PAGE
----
Third Circuit Court of Appeals Vacates Amazon Strict Liability Ruling and Grants En Banc Rehearing
Civil Litigation Update, a publication of the Pennsylvania Bar Association
By: Erin K. Aronson, Esq.
The U.S. Third Circuit Court of Appeals granted a petition for rehearing en banc in Oberdorf v. Amazon.com Inc., 936 F.3d 182 (Mem.) (3d Cir. 2019) (Opinion by Smith, J.), which vacated a prior opinion that gained national interest. In its initial ruling, a panel of the Third Circuit found Amazon.com Inc. (Amazon) strictly liable in relation to an injury incurred by a product sold on its website that was created by a third-party vendor. Oberdorf v. Amazon.com Inc., 930 F.3d 136 (3d Cir. 2019) (Opinion by Roth, J.).
In the now-vacated opinion, the Third Circuit initially reasoned that Amazon, the well-known online purveyor of all varieties of products, acted as a “seller” under Pennsylvania product liability law and could therefore be subject to strict liability. In the Third Circuit’s original Oberdorf opinion, it found Amazon was a seller subject to strict liability by examining the following factors: a) the party is the member of the marketing chain available for redress; b) strict liability would incentivize safety; c) the party can better prevent the circulation of defective products than the consumer; and whether; d) the party can distribute the damages related to defective products by charging for it in their business. 930 F.3d 145-148.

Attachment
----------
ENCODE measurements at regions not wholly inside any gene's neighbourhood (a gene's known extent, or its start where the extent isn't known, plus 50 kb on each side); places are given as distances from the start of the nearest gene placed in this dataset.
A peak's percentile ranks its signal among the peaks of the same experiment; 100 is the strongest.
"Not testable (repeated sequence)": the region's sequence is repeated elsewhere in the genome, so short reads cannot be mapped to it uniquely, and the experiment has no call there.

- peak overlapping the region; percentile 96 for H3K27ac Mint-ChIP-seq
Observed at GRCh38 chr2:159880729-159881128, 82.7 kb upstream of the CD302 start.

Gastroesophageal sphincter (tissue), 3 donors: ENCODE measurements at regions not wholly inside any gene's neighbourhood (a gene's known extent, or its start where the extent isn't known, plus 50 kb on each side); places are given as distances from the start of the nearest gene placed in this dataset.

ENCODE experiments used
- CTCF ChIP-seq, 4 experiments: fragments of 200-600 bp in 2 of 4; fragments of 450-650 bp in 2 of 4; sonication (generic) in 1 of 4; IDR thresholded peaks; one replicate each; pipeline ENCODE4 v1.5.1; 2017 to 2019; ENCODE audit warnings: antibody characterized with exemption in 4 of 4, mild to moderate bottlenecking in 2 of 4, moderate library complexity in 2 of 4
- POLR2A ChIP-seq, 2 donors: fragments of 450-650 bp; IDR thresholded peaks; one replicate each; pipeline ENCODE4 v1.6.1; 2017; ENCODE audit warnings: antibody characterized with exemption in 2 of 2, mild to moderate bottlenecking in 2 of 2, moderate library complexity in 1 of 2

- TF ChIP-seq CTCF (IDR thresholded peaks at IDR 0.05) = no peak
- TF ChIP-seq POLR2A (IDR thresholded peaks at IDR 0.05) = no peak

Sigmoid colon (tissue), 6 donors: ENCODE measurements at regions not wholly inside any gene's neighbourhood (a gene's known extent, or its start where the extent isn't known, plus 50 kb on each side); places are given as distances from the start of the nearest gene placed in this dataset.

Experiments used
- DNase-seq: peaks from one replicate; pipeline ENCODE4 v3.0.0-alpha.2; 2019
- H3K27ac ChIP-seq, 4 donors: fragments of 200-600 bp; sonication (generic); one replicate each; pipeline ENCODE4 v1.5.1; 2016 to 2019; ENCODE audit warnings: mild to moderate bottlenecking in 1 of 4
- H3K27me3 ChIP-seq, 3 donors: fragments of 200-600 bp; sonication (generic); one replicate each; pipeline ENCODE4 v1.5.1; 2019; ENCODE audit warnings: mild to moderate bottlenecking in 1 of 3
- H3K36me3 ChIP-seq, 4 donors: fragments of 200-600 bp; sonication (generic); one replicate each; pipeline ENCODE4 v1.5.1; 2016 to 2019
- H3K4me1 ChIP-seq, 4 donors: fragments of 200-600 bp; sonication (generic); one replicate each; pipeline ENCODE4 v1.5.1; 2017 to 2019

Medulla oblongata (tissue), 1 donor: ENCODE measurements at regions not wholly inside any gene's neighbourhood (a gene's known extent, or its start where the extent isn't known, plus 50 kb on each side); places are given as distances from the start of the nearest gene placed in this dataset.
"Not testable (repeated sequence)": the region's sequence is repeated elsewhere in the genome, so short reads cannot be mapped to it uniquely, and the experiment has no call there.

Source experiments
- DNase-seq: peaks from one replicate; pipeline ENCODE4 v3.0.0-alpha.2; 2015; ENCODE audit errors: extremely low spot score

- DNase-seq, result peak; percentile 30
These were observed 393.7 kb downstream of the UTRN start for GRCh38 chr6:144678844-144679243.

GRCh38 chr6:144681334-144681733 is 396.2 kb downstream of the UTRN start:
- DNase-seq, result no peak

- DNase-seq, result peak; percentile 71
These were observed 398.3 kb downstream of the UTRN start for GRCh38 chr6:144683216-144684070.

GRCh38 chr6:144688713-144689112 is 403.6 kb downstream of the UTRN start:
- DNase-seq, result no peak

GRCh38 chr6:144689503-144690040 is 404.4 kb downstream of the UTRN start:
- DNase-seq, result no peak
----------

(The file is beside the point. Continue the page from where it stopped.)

The court found that these factors weighed in favor of strict liability, thereby potentially exposing Amazon to product liability claims whenever third-party vendors on Amazon’s site sell defective products. Relying on Pennsylvania Supreme Court precedent, the court held that strict liability is applied broadly in Pennsylvania, including to those who market products. The court held that despite the thirdparty vendor’s role being to design, manufacture, and package the product, Amazon retained oversight throughout the marketing and sale process. “Amazon’s customers are particularly vulnerable in situations” where its third-party vendors cannot be located to be held liable, which is what happened in Oberdorf.
The dissent, written by Judge Scirica, determined Amazon should not be deemed a seller subject to strict liability because it was more akin to an auctioneer than a typical product distributor. The Third Circuit’s choice to grant Amazon’s rehearing en banc renders the future liability of online purveyors such as Amazon uncertain in Pennsylvania, and possibly nationwide, as other circuit courts of appeal already cited Oberdorf prior to the grant of rehearing.